One colorful aspect of the Charlotte County sign is the account of the “Constitution Oak” that once stood on the lawn of the courthouse. In 1902, some members of the constitutional convention that adopted Virignia’s new constitution were given oak saplings (it’s unclear whether these went only to those who voted in favor). The representative from Charlotte County planted his sapling near the courthouse, where the tree stood until it died in 1993 and was replaced.
The Constitution Oak in Montgomery County still stands in Christiansburg.
Are there others in Virginia? There’s a Constitution Oak in Warren County but it’s said to commemorate the nation’s constitution. If you know of other Constitution Oaks in Virginia from those 1902 plantings, I’d love to hear about them. You can email me at firstname.lastname@example.org.
Had any of my teachers managed to make it to Chapter 41, that’s not what we would have learned. Instead, we would have read that “the purpose of the convention [which adopted the new constitution] was to correct certain undesirable parts of the Underwood Constitution of Reconstruction days” without being told that those “certain undesirable parts” were the ones that allowed Black Virginians to vote. We’d have also learned — or should I say “learned” — that “the constitution of 1902 has pleased the people of Virginia so well that today, with certain changes, it remains the supreme law of the state.” It certainly pleased some people, just not all those disenfranchised. (I should point out that the constitution of 1902 is now gone, replaced by a new state constitution that took effect in 1971, about the time that then-Gov. Linwood Holton was ordering these textbooks be replaced.)
The new sign in Charlotte County does an excellent job of explaining all this history — how many Black Virginians served in state government well past the end of Reconstruction, but were gradually pushed aside by conservative Democrats bent on purging them not just from state government but the voter rolls altogether. The sign includes a quote from one Charlotte County resident who wrote to the Richmond Times saying white voters there wanted the “ignorant, malicious and irresponsible” Black voters disenfranchised. It also says that conservative Democrats promised to put the new constitution to a vote and then reneged on that promise, because who would vote to disenfranchise themselves? The sign also points out that the county’s Confederate monument went up in the midst of all this political turmoil, as white supremacists tightened their grip on state government. Those were also largely white supremacists from the eastern part of the state. More than half of the delegates who voted against the constitution were from the Blue Ridge foothills or further west.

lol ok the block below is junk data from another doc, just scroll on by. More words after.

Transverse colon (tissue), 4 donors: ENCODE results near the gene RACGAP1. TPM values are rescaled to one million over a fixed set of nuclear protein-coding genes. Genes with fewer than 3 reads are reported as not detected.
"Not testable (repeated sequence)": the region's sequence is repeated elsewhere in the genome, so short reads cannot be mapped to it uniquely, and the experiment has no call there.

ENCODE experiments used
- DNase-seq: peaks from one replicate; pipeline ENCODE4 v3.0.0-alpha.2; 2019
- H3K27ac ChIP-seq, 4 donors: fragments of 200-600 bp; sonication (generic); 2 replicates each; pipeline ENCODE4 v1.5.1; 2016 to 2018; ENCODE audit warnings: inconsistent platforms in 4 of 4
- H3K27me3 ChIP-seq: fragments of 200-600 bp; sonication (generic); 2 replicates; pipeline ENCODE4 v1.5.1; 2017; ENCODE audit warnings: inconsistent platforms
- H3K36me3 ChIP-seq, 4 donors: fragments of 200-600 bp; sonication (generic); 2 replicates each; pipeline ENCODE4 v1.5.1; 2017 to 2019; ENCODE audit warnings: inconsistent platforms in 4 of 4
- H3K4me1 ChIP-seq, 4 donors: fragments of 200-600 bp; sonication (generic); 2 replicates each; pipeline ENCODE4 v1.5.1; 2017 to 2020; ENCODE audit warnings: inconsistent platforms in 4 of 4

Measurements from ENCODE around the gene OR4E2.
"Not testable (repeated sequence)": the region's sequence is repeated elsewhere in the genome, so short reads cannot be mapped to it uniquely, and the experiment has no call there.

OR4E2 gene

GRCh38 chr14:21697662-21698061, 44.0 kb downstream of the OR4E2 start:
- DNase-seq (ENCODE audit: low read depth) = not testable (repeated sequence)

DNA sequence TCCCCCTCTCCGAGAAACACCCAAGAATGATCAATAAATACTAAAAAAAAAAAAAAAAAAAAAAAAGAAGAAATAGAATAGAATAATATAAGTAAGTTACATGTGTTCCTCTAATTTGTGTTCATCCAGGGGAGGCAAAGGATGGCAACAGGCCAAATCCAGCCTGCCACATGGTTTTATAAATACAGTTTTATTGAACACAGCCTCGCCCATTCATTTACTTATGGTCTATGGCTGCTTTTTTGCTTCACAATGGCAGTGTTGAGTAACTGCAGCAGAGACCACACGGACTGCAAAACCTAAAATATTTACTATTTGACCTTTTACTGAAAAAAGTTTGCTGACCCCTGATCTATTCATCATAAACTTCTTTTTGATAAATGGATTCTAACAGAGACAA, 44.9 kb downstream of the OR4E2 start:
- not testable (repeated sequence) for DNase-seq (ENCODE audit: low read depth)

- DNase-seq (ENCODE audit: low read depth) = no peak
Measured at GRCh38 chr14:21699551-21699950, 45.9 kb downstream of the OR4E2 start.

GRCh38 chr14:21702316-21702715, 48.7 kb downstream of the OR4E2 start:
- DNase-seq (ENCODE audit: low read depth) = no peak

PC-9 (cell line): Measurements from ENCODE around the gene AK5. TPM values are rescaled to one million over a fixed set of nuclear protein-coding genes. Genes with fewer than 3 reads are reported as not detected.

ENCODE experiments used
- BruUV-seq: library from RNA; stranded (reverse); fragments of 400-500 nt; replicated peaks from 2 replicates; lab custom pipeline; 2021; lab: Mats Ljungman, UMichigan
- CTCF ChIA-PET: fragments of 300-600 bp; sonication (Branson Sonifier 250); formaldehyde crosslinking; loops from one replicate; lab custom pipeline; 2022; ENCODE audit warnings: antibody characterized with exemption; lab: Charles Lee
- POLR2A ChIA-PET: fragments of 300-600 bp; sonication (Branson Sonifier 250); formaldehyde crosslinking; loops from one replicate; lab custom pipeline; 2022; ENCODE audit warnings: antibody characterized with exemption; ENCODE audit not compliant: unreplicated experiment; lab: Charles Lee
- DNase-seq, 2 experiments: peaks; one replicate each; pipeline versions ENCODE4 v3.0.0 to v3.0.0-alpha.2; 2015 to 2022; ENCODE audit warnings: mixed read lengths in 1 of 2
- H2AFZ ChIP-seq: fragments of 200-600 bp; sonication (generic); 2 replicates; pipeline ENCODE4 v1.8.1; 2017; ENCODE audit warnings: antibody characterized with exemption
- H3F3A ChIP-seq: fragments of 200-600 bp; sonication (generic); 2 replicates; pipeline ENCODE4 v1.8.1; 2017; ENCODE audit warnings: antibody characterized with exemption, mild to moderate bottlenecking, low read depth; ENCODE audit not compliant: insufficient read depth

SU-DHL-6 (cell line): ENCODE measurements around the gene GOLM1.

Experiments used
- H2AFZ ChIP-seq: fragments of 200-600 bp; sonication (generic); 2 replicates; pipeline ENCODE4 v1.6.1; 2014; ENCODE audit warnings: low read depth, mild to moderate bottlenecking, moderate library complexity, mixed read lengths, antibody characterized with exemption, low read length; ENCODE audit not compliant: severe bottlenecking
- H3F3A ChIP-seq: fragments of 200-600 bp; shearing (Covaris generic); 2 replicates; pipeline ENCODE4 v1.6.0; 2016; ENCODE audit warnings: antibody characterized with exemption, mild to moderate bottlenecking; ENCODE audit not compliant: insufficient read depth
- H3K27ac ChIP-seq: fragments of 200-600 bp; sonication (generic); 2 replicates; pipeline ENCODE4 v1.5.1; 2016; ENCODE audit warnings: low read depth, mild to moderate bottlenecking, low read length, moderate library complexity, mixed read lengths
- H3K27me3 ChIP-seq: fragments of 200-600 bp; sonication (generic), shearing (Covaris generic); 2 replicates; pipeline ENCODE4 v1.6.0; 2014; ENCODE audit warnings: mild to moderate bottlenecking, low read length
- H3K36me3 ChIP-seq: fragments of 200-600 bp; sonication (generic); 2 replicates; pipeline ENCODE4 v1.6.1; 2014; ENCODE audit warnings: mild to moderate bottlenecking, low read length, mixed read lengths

Here’s how effective that disenfranchisement was. In the 1900 presidential election between President William McKinley and Democrat William Jennings Bryan, Virginia saw 264,208 people vote.
By 1904, only 130,410 votes were counted. More than half the voters had simply disappeared.
William Pendleton, a Republican lawyer from Tazewell, wrote a book call “Political History of Appalachian Virginia” that described the “horror and dread visible on the faces of the illiterate poor white men, who were waiting to take their turn before the inquisition” led by Democratic registrars intent on making sure they couldn’t register to vote, either. “It was still more horrible to see the marks of humiliation and desire that were stamped upon the faces of … men who had been refused registration and who had been robbed of their citizenship.”
Even in some of the overwhelmingly white (and Republican-voting) counties of Southwest Virginia, the number of voters fell precipitously. Pendleton’s Tazewell County was one of the strongest Republican counties in the state. From 1900 to 1904, the number of voters in Tazewell fell from 3,984 to 2,273 and most of those missing voters were ones who had voted Republican. To be true to their political heritage, today’s Republicans in Virginia ought to be the strongest proponents of making the ballot accessible because they were among those who suffered from it being restricted.
My larger point: This contextualization in Charlotte County is about a story a lot bigger than a single Confederate monument. It’s a story about how a powerful elite took control of the state without going through the ballot box and maintained control for more than half a century by keeping the electorate small and disengaged. This sign in Charlotte County ought to be required reading for every student in Virginia — and anyone else who wants to understand the state’s history that we intentionally weren’t taught in school.